There’s a huge distinction between irrationality (pre-rational) and meta-rationality (or beyond rationality.)

Once you’ve exhausted everything reason, logic, and rigorous thinking and everything they have to offer, there may very well be something essential beyond their reach.

9. Be pro-science, but avoid scientism.

Science is great.

Real science, that is. That’s good stuff. The search for truth.

Scientism isn’t great.

“Scientism” can be defined as science overreaching into realms beyond scientific expertise. Which is to say, when it starts pontificating on matters of philosophy and theology. Using physics as a basis for metaphysics, for example, or declaring that only scientific knowledge is valid (which is an epistemological claim, and one that wasn’t arrived at scientifically.) That’s when science runs the risk of mutating into a dogmatic, narrow-minded, faith-based, anti-scientific religion itself.

8. Be open-minded, but work to verify.

On the one hand, open-mindedness is essential.

At one point in our lives, none of us had tried ice cream. It took some openness, some risk, some venturing into the unknown, some experimentation to discover something new, and that was very much way better than diced carrots. At one point in history, much of what we now see as “normal” conventional religion and spirituality was considered fairly new and radical as well.

So, open-mindedness is generally a good thing. There’s plenty we don’t yet know about the world. If we only explore what we know, we’ll never discover things we don’t know.

But on the other side of the matter: open-mindedness as a central guiding principle, disconnected from anything able to check or govern it, can spin out of control. Unanchored, endless experimentation with no solid ground in sight can become a chaotic, nihilistic blur.

A good rule of thumb, as the saying goes: be open-minded, but not so open-minded that your brain falls out.

7. Question everything, but avoid toxic skepticism.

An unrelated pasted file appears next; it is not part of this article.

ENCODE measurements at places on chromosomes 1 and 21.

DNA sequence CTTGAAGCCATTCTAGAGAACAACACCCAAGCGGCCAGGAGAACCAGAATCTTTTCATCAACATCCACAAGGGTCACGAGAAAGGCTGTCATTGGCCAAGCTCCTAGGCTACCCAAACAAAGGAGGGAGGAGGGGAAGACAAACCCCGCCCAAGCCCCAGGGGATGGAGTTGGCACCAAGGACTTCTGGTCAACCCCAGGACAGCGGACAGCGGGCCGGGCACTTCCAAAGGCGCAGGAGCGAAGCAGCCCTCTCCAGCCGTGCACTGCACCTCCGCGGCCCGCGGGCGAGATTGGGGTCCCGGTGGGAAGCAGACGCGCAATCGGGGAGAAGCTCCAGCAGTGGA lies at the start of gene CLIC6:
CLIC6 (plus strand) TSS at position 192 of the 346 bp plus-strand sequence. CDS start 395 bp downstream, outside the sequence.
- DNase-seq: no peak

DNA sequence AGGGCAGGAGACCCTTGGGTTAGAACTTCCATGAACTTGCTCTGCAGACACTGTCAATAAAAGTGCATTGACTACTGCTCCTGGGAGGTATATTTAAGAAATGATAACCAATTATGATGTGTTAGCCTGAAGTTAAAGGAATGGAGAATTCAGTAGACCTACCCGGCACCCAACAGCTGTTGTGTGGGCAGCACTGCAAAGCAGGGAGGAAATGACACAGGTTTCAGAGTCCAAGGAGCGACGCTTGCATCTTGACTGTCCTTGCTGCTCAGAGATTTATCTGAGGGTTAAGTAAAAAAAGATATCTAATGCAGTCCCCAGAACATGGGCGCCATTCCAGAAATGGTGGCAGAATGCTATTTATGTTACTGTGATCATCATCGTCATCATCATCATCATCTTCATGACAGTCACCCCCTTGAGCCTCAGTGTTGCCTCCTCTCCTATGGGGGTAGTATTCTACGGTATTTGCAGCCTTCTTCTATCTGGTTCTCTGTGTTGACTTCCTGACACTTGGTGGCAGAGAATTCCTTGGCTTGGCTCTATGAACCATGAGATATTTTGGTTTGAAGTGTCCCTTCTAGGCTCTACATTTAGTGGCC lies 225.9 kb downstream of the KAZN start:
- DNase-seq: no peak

Asking questions seems close to the core of all real science and spirituality.

There’s “seek and ye shall find” (seeking, presumably, answers to questions) and “become like little children” (who are, by the way, always, relentlessly asking questions.) Buddha’s final words were “Seek out your own salvation with diligence.” Every zen koan is essentially a question. And so on. Questioning is central.

Yet like everything good, questioning can also go too far.

When it becomes acidic, corrosive doubt that dissolves everything it touches, it can become stifling instead of liberating. It can also be selectively weaponized into a form of attack, used to cast everything – especially unflattering truths – in a cloud of doubt. And if we play along, it can force us to drown every statement we make in a sea of qualifications. Practically everything we say can be ripped from its context, examined like a specimen under a microscope, and attacked from all sides and torn apart. Which can pressure us to a safe, barren, unfruitful void where it’s easier to eject out of the game completely, and just not say anything.

So: question everything. But avoid toxic skepticism.

6. Respect traditions, but not blindly.

Traditions often started for a good reason.

It sometimes seems fashionable these days to tear down tradition just for the sake of it. Some of this seems to be a bias “newer is better” bias. We seem to implicitly think that if something feels new to us, it must be more evolved. It’s knee-jerk, blind faith in “Progress.”

But that’s mistaken. Speaking of evolution, the vast majority of innovations (adaptations, mutations, etc) go extinct. “Change” isn’t necessarily “improvement.” Sometimes things devolve. (History is littered with evidence here. Or, look at any individual who turns to heroin as an answer to their problems.)